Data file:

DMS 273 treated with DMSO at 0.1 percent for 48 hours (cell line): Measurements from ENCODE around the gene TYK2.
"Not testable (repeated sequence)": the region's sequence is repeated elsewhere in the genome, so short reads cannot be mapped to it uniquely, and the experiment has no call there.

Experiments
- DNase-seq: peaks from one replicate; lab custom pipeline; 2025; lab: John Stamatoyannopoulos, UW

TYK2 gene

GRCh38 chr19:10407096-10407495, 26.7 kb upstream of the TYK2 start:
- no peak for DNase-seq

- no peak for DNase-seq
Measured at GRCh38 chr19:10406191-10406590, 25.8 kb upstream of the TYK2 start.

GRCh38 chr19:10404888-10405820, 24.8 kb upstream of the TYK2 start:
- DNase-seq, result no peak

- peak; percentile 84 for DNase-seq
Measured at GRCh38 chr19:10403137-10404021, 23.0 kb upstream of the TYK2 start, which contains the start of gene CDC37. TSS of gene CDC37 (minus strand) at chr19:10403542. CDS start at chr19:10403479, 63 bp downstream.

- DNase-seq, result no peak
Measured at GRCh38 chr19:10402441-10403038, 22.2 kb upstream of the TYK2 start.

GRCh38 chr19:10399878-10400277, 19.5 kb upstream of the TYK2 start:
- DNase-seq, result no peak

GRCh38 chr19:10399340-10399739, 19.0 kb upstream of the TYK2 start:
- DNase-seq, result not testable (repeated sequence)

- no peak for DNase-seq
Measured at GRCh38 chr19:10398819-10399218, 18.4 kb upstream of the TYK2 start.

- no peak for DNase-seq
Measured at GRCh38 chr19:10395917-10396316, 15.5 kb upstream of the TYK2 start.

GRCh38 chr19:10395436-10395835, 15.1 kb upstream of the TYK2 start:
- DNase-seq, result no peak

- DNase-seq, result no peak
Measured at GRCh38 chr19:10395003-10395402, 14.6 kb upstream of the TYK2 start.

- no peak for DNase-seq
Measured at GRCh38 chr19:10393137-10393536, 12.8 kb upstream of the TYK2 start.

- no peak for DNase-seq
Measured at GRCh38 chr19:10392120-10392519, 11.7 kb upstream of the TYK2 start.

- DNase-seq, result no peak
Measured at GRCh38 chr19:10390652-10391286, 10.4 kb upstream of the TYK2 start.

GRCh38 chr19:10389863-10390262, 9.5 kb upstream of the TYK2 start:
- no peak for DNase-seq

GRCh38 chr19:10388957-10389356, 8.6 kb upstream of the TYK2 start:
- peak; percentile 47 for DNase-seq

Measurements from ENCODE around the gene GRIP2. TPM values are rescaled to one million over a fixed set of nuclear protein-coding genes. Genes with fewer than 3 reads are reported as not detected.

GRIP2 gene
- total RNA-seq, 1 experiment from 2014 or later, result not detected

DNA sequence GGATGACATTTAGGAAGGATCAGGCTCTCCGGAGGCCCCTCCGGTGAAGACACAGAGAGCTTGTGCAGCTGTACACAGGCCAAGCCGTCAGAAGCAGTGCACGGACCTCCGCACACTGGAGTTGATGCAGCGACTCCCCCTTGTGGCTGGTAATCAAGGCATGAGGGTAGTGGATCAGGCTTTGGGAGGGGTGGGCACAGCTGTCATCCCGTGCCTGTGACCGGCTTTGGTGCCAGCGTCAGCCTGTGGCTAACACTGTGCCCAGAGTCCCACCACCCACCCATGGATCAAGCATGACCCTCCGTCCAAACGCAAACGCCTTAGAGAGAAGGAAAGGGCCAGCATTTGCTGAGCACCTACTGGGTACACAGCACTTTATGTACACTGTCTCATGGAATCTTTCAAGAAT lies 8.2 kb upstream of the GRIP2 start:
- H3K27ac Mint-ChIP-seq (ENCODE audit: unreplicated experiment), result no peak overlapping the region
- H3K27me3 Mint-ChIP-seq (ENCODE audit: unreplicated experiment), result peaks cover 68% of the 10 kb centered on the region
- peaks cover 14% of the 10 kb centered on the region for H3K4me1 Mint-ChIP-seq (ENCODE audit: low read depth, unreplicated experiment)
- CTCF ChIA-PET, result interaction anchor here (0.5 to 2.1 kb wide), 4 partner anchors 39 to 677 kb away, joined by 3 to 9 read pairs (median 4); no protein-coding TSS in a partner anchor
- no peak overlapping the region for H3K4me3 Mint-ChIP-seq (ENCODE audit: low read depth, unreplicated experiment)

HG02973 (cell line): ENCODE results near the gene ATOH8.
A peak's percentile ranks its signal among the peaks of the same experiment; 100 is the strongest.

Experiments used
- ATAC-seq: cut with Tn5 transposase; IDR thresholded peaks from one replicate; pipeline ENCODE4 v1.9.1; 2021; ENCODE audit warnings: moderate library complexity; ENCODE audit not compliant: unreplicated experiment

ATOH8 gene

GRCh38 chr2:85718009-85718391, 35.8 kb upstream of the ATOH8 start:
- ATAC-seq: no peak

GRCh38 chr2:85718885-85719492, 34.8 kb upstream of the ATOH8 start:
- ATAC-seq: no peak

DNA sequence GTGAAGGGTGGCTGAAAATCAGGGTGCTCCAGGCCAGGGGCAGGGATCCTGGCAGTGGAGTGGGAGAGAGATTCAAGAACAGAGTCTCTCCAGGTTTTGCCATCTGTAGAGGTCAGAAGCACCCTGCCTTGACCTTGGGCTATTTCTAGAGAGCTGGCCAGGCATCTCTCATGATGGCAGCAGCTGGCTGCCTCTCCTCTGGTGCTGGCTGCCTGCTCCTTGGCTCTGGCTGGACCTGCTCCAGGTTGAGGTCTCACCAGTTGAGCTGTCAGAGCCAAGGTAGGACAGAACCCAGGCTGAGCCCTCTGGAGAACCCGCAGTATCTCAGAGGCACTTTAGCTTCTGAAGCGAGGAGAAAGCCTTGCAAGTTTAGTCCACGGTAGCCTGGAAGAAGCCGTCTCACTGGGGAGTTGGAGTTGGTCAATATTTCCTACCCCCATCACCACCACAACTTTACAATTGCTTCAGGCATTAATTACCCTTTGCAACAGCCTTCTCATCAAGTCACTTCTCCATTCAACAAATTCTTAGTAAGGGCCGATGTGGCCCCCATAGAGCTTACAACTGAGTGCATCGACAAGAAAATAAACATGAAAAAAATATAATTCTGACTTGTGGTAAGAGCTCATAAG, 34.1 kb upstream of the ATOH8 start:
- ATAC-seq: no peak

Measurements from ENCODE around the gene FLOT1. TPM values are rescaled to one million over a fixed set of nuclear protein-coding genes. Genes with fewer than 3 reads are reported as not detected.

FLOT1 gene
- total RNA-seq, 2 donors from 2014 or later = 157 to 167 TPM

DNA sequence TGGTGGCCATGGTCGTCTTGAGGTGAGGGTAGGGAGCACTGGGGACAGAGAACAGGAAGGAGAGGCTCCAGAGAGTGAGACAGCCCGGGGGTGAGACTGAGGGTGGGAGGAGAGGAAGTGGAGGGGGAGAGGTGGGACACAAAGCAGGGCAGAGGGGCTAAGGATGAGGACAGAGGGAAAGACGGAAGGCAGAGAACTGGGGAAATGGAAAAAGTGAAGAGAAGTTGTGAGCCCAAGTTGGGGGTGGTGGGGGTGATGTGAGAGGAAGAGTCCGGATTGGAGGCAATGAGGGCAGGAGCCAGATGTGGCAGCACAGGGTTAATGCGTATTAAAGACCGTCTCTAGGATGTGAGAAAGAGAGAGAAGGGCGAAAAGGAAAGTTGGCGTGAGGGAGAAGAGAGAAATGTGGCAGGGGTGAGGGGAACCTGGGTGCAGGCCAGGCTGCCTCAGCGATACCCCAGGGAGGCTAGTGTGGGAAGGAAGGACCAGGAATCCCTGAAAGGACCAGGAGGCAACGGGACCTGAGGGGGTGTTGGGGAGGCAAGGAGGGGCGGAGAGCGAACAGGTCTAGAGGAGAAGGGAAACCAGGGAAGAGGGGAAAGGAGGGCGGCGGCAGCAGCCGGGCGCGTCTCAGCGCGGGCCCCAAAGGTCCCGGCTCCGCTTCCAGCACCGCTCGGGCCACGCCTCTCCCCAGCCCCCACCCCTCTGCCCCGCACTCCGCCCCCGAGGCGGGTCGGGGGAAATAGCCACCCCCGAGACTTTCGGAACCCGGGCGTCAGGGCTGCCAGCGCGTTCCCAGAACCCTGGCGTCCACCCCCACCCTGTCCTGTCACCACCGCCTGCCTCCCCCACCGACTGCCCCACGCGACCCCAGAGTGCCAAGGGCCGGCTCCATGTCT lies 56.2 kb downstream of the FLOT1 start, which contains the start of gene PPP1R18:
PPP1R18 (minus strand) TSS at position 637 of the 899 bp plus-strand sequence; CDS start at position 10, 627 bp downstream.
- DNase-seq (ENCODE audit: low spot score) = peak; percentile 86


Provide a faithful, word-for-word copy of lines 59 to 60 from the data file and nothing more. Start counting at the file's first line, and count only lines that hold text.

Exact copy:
FLOT1 gene
- total RNA-seq, 2 donors from 2014 or later = 157 to 167 TPM